Authors' Addresses . . . . . . . . . . . . . . . . . . . . . . . . 21

Seitz, et al.            Expires January 3, 2015                [Page 2]

Internet-Draft                ACE use cases                    July 2014

1.  Introduction

   This document presents use cases in an attempt to analyze the
   authentication and access control requirements in an Internet of
   Things setting.  This setting features constrained devices [RFC7228]
   communicating over the Internet.
   Some of these devices may have very low capacity in terms of memory
   and processing power, and may additionally be limited by the fact
   that they run on battery power.

   These devices offer resources such as sensor data and actuators,
   which are accessed by clients, sometimes without human intervention
   (M2M).  In some situations the communication will happen through
   intermediaries (e.g. gateways, proxies).

   Where specific detail is necessary it is assumed that the devices
   communicate using the CoAP protocol [RFC7252], although most
   conclusions are generic.

1.1.  Terminology

   Resource Server (RS): The constrained device which hosts resources
   the Client wants to access.

   Client (C): A device which wants to access a resource on the Resource
   This could also be a constrained device.

   Resource Owner (RO): The subject who owns the resource and controls
   its access permissions.

Seitz, et al.            Expires January 3, 2015                [Page 3]

Internet-Draft                ACE use cases                    July 2014

2.  Use Cases

   This section lists use cases involving constrained devices with
   security requirements.  Each use case first presents a general
   description of the application area, then one or more specific use
   cases, and finally the resulting requirements.  We assume that basic
   communication security requirements apply for all of these scenarios.

2.1.  Container monitoring

   The ability of sensors to communicate environmental data wirelessly
   opens up new application areas.  The use of such sensor systems makes
   it possible to continuously track and transmit specific
   characteristics such as temperature, humidity and gas content during
   the transportation and storage of goods.

   The proper handling of the sensors in this scenario is not easy to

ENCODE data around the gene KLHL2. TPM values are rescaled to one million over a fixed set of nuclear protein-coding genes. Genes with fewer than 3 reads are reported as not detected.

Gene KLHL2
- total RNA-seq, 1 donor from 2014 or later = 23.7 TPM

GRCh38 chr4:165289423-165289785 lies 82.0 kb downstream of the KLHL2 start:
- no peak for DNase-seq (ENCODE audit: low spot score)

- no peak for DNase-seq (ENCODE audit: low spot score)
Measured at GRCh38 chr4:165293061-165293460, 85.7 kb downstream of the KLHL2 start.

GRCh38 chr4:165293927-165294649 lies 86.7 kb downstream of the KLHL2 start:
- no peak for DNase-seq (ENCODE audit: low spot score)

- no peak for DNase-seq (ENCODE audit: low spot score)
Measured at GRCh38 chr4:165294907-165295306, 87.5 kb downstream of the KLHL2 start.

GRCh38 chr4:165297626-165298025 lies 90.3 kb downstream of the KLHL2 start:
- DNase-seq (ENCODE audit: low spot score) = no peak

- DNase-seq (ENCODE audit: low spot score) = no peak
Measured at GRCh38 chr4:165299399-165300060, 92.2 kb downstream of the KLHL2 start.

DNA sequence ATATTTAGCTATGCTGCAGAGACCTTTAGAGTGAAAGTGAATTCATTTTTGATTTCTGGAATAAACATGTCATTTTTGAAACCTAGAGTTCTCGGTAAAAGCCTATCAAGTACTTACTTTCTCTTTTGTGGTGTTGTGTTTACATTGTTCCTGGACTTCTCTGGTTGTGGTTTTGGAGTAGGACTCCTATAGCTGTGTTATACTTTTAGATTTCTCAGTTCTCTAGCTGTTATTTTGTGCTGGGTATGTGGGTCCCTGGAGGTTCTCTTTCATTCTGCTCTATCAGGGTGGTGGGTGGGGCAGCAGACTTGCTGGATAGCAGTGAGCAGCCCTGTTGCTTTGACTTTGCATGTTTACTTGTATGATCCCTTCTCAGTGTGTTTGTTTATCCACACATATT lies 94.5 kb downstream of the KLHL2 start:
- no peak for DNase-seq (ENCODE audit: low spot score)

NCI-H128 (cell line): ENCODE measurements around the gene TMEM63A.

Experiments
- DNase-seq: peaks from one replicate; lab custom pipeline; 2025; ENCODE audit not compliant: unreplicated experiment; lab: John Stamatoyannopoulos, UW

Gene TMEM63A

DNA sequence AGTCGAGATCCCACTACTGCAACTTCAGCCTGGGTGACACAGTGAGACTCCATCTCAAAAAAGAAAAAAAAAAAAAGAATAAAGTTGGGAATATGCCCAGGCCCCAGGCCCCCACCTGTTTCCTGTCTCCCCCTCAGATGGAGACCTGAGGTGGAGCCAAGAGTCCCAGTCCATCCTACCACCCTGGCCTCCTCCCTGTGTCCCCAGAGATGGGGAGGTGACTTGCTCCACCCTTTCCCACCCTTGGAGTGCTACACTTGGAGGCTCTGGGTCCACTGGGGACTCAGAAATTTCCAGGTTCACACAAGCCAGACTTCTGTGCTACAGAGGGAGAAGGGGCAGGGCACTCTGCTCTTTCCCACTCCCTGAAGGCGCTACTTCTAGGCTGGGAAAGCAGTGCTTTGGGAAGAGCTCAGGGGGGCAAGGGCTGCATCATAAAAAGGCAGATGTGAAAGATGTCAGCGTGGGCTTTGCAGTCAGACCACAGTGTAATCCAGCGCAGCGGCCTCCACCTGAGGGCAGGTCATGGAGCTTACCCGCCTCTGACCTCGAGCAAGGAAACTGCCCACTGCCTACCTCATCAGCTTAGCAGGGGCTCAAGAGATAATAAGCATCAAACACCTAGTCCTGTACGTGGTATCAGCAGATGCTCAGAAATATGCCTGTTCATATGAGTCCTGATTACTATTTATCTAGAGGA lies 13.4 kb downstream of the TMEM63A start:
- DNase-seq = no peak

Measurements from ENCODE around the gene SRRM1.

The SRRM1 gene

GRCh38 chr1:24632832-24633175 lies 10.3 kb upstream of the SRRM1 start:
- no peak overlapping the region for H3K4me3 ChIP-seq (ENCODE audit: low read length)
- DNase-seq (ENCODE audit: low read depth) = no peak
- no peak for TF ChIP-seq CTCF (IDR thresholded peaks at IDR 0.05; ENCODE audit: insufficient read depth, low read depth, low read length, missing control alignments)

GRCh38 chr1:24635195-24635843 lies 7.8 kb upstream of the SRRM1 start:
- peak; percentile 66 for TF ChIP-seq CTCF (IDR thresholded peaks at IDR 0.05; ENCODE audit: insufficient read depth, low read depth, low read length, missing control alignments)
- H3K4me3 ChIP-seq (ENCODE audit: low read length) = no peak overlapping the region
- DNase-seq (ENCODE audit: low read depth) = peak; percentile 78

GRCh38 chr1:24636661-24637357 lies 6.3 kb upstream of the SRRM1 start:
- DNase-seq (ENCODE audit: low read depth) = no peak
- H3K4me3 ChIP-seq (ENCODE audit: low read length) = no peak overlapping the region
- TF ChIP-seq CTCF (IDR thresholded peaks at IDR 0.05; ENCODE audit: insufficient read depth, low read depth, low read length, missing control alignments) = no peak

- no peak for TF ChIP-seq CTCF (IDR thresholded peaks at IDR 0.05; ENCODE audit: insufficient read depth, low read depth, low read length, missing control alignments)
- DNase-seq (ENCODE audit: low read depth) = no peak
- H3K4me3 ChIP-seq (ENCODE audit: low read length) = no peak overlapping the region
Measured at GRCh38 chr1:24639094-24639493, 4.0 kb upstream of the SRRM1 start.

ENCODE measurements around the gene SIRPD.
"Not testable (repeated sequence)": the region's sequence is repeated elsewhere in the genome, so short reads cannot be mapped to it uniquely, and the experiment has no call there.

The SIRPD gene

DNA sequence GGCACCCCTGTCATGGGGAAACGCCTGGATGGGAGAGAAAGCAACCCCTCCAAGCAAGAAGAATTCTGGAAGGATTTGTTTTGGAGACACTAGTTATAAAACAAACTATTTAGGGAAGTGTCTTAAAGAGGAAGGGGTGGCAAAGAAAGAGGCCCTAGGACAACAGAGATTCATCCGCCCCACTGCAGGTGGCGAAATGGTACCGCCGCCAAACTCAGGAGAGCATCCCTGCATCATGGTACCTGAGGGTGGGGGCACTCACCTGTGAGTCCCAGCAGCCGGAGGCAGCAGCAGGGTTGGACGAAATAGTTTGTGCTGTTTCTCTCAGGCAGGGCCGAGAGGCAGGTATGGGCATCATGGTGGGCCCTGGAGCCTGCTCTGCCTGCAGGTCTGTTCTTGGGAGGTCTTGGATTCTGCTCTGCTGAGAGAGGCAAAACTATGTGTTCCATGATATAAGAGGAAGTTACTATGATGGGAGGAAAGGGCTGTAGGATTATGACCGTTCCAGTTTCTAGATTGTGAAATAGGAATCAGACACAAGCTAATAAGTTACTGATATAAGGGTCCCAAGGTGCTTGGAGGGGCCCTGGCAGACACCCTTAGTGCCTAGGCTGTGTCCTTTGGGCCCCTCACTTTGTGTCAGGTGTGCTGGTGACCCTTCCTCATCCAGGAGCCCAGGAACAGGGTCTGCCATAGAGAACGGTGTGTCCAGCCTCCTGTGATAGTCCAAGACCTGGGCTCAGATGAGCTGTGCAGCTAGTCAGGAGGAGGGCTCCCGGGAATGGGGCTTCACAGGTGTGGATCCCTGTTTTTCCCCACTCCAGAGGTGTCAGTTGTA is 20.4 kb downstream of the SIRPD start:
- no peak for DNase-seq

accomplish.  They have to be associated to the appropriate pallet of
   the respective container.  Moreover, the goods and the corresponding
   sensors belong to specific customers.

   During the shipment to their destination the goods often pass stops
   where they are transloaded to other means of transportation, e.g.
   from ship transport to road transport.

   The transportation and storage of perishable goods is especially
   challenging since they have to be stored at a constant temperature
   and with proper ventilation.  Additionally, it is very important for
   the vendors to be informed about irregularities in the temperature
   and ventilation of fruits to avoid the delivery of decomposed fruits
   to their customers.  The need for a constant monitoring of perishable
   goods has led to projects such as The Intelligent Container

2.1.1.  Bananas for Munich

   A fruit vendor grows bananas in Costa Rica for the German market.  It
   instructs a transport company to deliver the goods via ship to
   Rotterdam where they are picked up by trucks and transported to a
   ripening facility.  A Munich supermarket chain buys ripened bananas
   from the fruit vendor and transports them with their own company

   The fruit vendor's quality management wants to assure the quality of
   their products and thus equips the banana boxes with sensors.  The
   state of the goods is monitored consistently during shipment and
   ripening and abnormal sensor values are recorded.  Additionally, the
   sensor values are used to control the climate within the cargo

Seitz, et al.            Expires January 3, 2015                [Page 4]

Internet-Draft                ACE use cases                    July 2014


   The personnel that transloades the goods must be able to locate the
   goods meant for a specific customer.  However the fruit vendor does
   not want to disclose sensor information pertaining to the condition
   of the goods to other companies.

   When the goods arrive at the supermarket in Munich, the supermarket
   conducts its own quality check.  If no anomalies occurred during the
   transport, the bananas are admitted for sale.

2.1.2.  Requirements

   o  U1.1 The fruit vendor must be able to allow the transport company
      and the delivery service to access the position data on the
      monitoring devices.  Other state information must not be